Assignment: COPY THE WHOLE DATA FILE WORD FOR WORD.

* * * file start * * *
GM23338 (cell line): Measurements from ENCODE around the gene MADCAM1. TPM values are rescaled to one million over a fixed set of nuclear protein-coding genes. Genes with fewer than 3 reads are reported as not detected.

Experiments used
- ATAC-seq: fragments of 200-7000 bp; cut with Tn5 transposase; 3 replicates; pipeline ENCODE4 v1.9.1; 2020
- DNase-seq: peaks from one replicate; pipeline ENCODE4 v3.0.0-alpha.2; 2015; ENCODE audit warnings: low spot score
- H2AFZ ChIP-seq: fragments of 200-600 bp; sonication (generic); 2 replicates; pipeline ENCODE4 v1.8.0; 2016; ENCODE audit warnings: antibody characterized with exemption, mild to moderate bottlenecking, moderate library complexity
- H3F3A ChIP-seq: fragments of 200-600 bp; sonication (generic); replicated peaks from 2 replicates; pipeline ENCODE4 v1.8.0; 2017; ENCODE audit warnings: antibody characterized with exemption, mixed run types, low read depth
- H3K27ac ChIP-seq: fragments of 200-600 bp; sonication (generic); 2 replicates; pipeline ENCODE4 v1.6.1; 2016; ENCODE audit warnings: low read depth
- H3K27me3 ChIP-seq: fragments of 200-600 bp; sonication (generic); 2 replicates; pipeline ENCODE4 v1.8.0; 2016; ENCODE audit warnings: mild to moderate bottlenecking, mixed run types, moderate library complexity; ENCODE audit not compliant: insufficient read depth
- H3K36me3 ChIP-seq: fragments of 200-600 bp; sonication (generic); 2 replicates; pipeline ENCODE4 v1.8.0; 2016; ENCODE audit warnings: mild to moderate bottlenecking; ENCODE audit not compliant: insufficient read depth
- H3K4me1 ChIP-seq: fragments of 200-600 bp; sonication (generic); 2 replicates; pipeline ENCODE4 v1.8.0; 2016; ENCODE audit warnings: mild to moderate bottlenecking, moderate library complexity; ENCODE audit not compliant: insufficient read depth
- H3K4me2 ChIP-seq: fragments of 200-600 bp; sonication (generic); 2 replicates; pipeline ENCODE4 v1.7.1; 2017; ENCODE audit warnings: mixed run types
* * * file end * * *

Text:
GM23338 (cell line): Measurements from ENCODE around the gene MADCAM1. TPM values are rescaled to one million over a fixed set of nuclear protein-coding genes. Genes with fewer than 3 reads are reported as not detected.

Experiments used
- ATAC-seq: fragments of 200-7000 bp; cut with Tn5 transposase; 3 replicates; pipeline ENCODE4 v1.9.1; 2020
- DNase-seq: peaks from one replicate; pipeline ENCODE4 v3.0.0-alpha.2; 2015; ENCODE audit warnings: low spot score
- H2AFZ ChIP-seq: fragments of 200-600 bp; sonication (generic); 2 replicates; pipeline ENCODE4 v1.8.0; 2016; ENCODE audit warnings: antibody characterized with exemption, mild to moderate bottlenecking, moderate library complexity
- H3F3A ChIP-seq: fragments of 200-600 bp; sonication (generic); replicated peaks from 2 replicates; pipeline ENCODE4 v1.8.0; 2017; ENCODE audit warnings: antibody characterized with exemption, mixed run types, low read depth
- H3K27ac ChIP-seq: fragments of 200-600 bp; sonication (generic); 2 replicates; pipeline ENCODE4 v1.6.1; 2016; ENCODE audit warnings: low read depth
- H3K27me3 ChIP-seq: fragments of 200-600 bp; sonication (generic); 2 replicates; pipeline ENCODE4 v1.8.0; 2016; ENCODE audit warnings: mild to moderate bottlenecking, mixed run types, moderate library complexity; ENCODE audit not compliant: insufficient read depth
- H3K36me3 ChIP-seq: fragments of 200-600 bp; sonication (generic); 2 replicates; pipeline ENCODE4 v1.8.0; 2016; ENCODE audit warnings: mild to moderate bottlenecking; ENCODE audit not compliant: insufficient read depth
- H3K4me1 ChIP-seq: fragments of 200-600 bp; sonication (generic); 2 replicates; pipeline ENCODE4 v1.8.0; 2016; ENCODE audit warnings: mild to moderate bottlenecking, moderate library complexity; ENCODE audit not compliant: insufficient read depth
- H3K4me2 ChIP-seq: fragments of 200-600 bp; sonication (generic); 2 replicates; pipeline ENCODE4 v1.7.1; 2017; ENCODE audit warnings: mixed run types